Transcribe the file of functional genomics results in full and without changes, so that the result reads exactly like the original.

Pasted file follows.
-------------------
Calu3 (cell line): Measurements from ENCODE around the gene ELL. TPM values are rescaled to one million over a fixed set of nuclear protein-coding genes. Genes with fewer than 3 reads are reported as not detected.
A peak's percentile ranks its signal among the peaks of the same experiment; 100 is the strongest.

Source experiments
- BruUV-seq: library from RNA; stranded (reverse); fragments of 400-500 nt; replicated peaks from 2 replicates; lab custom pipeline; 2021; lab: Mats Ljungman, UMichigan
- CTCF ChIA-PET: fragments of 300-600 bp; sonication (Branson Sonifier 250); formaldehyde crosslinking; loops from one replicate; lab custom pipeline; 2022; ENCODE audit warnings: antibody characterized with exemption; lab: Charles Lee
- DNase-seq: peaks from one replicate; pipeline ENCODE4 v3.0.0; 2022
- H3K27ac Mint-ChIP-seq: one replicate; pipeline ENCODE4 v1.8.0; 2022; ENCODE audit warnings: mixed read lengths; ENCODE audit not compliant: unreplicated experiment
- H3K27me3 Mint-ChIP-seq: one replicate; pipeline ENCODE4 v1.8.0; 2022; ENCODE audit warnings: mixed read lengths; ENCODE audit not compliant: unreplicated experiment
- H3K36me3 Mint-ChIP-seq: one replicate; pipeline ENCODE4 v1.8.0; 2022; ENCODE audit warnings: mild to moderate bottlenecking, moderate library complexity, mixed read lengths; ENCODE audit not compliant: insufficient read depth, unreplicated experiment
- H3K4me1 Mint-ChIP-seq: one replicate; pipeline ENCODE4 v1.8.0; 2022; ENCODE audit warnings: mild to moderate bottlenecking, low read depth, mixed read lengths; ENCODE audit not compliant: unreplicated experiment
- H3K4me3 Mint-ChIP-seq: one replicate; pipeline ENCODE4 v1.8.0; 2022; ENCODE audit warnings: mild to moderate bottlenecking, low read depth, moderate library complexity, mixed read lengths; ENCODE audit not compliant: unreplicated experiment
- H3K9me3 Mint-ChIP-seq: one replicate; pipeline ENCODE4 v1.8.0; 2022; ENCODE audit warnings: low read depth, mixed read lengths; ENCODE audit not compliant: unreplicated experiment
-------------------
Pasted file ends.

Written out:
Calu3 (cell line): Measurements from ENCODE around the gene ELL. TPM values are rescaled to one million over a fixed set of nuclear protein-coding genes. Genes with fewer than 3 reads are reported as not detected.
A peak's percentile ranks its signal among the peaks of the same experiment; 100 is the strongest.

Source experiments
- BruUV-seq: library from RNA; stranded (reverse); fragments of 400-500 nt; replicated peaks from 2 replicates; lab custom pipeline; 2021; lab: Mats Ljungman, UMichigan
- CTCF ChIA-PET: fragments of 300-600 bp; sonication (Branson Sonifier 250); formaldehyde crosslinking; loops from one replicate; lab custom pipeline; 2022; ENCODE audit warnings: antibody characterized with exemption; lab: Charles Lee
- DNase-seq: peaks from one replicate; pipeline ENCODE4 v3.0.0; 2022
- H3K27ac Mint-ChIP-seq: one replicate; pipeline ENCODE4 v1.8.0; 2022; ENCODE audit warnings: mixed read lengths; ENCODE audit not compliant: unreplicated experiment
- H3K27me3 Mint-ChIP-seq: one replicate; pipeline ENCODE4 v1.8.0; 2022; ENCODE audit warnings: mixed read lengths; ENCODE audit not compliant: unreplicated experiment
- H3K36me3 Mint-ChIP-seq: one replicate; pipeline ENCODE4 v1.8.0; 2022; ENCODE audit warnings: mild to moderate bottlenecking, moderate library complexity, mixed read lengths; ENCODE audit not compliant: insufficient read depth, unreplicated experiment
- H3K4me1 Mint-ChIP-seq: one replicate; pipeline ENCODE4 v1.8.0; 2022; ENCODE audit warnings: mild to moderate bottlenecking, low read depth, mixed read lengths; ENCODE audit not compliant: unreplicated experiment
- H3K4me3 Mint-ChIP-seq: one replicate; pipeline ENCODE4 v1.8.0; 2022; ENCODE audit warnings: mild to moderate bottlenecking, low read depth, moderate library complexity, mixed read lengths; ENCODE audit not compliant: unreplicated experiment
- H3K9me3 Mint-ChIP-seq: one replicate; pipeline ENCODE4 v1.8.0; 2022; ENCODE audit warnings: low read depth, mixed read lengths; ENCODE audit not compliant: unreplicated experiment